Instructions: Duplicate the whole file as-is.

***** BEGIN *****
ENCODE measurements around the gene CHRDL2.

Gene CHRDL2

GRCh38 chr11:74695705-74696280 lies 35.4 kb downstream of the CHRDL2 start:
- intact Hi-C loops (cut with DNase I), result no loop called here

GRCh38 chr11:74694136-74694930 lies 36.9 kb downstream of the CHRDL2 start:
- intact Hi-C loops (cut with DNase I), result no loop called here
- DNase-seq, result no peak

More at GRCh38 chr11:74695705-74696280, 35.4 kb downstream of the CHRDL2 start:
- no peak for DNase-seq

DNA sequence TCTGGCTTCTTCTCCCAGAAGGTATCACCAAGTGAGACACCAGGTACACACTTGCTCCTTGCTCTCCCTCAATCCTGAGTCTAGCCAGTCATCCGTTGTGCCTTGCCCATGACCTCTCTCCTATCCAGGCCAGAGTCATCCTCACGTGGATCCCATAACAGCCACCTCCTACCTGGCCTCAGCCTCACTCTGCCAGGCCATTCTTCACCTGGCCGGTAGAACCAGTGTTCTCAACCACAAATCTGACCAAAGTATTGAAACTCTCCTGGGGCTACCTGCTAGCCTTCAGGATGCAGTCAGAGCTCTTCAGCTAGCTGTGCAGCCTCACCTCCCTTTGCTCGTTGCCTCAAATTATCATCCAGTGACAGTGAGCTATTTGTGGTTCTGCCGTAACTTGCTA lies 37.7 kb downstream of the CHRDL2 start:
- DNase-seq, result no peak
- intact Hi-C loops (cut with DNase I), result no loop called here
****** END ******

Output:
ENCODE measurements around the gene CHRDL2.

Gene CHRDL2

GRCh38 chr11:74695705-74696280 lies 35.4 kb downstream of the CHRDL2 start:
- intact Hi-C loops (cut with DNase I), result no loop called here

GRCh38 chr11:74694136-74694930 lies 36.9 kb downstream of the CHRDL2 start:
- intact Hi-C loops (cut with DNase I), result no loop called here
- DNase-seq, result no peak

More at GRCh38 chr11:74695705-74696280, 35.4 kb downstream of the CHRDL2 start:
- no peak for DNase-seq

DNA sequence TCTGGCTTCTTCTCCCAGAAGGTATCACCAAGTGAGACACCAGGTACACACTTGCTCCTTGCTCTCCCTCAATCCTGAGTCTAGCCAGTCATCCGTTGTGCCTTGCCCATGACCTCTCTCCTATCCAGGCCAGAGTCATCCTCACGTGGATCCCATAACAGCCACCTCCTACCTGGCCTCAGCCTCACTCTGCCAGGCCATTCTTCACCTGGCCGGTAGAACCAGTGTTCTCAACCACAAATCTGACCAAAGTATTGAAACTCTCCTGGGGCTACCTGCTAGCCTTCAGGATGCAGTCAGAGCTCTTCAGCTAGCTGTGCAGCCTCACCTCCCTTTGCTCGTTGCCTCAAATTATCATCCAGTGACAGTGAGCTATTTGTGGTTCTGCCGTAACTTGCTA lies 37.7 kb downstream of the CHRDL2 start:
- DNase-seq, result no peak
- intact Hi-C loops (cut with DNase I), result no loop called here